Mr. McKellen conveys this so vividly that he is likely to send older people out into the night with new resolve to embrace change and design new worlds for themselves.

GODS AND MONSTERS

A Illusion review by Joan Ellis.


Gods and Monsters is an ambitious movie that realizes its goals in high style. It is a speculation about the last months in the life of James Whale, the gifted gay director of some highly respected movies in the 1930s. After Waterloo Bridge, The Invisible Man, The Man in the Iron Mask, and Showboat, he created his landmarks: Frankenstein and Bride of Frankenstein.

When Universal Pictures stumbled in its bid to become a studio of the first rank, Whale lost the autonomy he had enjoyed in his remarkable career. He simply walked away from the movie business to live in comfortable seclusion in Pacific Palisades.

The movie opens in 1957, the year of Mr. Whale's death. Whale (Ian McKellen) is tended by his fiercely protective housekeeper, Hanna (Lynn Redgrave), and he is fascinated by the newly hired gardener, Clayton Boone (Brendan Fraser), a handsome drifter who loves Whale's stories of the old days. During long visits with Whale, the younger man triggers painful memories in flashback for the old man. Remembering his losses, both professional and personal, Whale plunges into melancholy.

The movie is a compelling look at the short career of an early movie giant and at his friendship with an alienated young man who finds living in Whale's past far more interesting than living in his own present. These are two men alienated from their surroundings and drawn to each other.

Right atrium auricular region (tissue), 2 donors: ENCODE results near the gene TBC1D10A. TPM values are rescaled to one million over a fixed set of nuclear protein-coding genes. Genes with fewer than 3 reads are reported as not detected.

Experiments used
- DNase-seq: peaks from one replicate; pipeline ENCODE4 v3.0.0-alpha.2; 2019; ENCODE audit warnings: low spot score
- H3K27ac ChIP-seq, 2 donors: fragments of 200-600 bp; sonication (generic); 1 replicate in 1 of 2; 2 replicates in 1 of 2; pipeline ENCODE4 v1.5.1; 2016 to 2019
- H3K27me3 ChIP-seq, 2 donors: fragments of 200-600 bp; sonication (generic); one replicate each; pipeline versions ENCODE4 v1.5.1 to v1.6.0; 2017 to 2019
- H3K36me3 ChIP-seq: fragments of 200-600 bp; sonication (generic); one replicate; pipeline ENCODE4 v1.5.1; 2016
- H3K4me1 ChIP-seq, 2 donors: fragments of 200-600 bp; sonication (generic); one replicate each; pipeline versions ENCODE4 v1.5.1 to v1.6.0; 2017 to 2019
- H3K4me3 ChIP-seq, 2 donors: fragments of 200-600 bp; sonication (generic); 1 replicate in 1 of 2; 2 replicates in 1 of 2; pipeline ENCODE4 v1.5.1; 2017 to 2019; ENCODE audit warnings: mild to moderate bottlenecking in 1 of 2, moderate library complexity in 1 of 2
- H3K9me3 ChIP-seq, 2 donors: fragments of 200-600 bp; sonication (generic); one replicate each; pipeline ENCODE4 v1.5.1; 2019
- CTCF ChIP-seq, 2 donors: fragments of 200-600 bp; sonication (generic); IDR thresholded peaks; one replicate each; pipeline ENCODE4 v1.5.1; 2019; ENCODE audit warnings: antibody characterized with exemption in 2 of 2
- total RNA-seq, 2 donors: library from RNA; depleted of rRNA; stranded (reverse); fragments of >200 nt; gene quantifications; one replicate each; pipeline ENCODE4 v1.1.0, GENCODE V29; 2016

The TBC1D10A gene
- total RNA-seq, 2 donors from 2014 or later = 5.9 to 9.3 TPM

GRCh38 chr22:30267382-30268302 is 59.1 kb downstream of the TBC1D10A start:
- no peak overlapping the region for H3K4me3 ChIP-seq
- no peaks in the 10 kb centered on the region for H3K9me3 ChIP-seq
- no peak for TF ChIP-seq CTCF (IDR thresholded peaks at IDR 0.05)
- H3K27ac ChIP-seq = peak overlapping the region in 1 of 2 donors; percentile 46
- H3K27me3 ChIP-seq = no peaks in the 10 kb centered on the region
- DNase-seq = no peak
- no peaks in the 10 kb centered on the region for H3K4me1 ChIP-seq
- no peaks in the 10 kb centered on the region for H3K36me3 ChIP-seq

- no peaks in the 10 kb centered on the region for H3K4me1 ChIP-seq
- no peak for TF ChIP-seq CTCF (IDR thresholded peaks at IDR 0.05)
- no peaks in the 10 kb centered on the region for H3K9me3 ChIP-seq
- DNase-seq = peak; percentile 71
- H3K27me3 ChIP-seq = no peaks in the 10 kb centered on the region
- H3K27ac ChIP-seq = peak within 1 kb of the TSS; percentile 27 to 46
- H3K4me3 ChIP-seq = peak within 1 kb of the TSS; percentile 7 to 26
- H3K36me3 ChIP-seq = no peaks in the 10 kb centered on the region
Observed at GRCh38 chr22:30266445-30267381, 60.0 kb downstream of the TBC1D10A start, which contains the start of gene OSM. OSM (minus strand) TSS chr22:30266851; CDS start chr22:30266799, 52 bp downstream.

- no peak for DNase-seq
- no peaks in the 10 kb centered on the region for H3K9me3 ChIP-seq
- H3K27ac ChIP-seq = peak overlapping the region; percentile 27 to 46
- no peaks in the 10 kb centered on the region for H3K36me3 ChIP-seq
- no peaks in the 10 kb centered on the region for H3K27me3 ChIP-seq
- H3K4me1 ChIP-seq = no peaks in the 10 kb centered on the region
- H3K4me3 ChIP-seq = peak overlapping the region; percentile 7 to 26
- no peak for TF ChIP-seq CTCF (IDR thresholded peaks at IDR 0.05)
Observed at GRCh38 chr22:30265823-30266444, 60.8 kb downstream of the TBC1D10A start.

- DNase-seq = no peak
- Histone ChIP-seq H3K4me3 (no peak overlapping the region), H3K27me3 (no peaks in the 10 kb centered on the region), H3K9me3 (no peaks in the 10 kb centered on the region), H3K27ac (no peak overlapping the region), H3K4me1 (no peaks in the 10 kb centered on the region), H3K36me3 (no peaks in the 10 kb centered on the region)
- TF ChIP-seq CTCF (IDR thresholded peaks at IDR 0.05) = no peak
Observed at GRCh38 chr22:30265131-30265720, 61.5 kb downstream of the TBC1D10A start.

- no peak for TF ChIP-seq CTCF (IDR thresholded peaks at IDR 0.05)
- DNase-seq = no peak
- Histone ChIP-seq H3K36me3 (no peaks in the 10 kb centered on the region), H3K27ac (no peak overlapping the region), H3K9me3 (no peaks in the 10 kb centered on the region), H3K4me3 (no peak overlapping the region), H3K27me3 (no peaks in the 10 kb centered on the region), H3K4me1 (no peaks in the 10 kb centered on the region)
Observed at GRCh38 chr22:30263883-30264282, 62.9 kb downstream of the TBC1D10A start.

Bill Condon has adapted Christopher Bram's biographical novel, "Father of Frankenstein," with meticulous attention to period detail. His recreations of the old films are the stuff of technical wizardry. In a fine piece of literary analysis, Condon weaves scenes of the making of Frankenstein with scenes of a Beverly Hills party that reunites the director with his actors. In old age, Mr. Whale and his monsters meet again.

No one could bring this to life better than Ian McKellen, the British master who plays beautifully with the American cast. Brendan Fraser, notably remembered for George of the Jungle, is inspired as Clayton Boone. He creates a winning portrait of a man full of admiration for the older man who has done things with his life-a satisfaction that eludes him and his peers. Lynn Redgrave, as the old housekeeper with mittel-European accent and values, deftly mixes the needed comic relief with her loyalty.

Ian McKellen has one surprise left for the audience: a devastating picture of what happens when a person chooses to remove himself from work and life prematurely. Disengaged too soon, the lonely man can do nothing but deteriorate. He is stranded in memory. Even with his still sharp intelligence, he has no foot in the changing world around him. Mr. McKellen conveys this so vividly that he is likely to send older people out into the night with new resolve to embrace change and design new worlds for themselves. That's quite a gift from a small movie with a slight budget and a 24-day shooting schedule.


Film Critic : JOAN ELLIS
Word Count : 497
Studio : Lions Gate
Rating : NR
Running time: 1h45m


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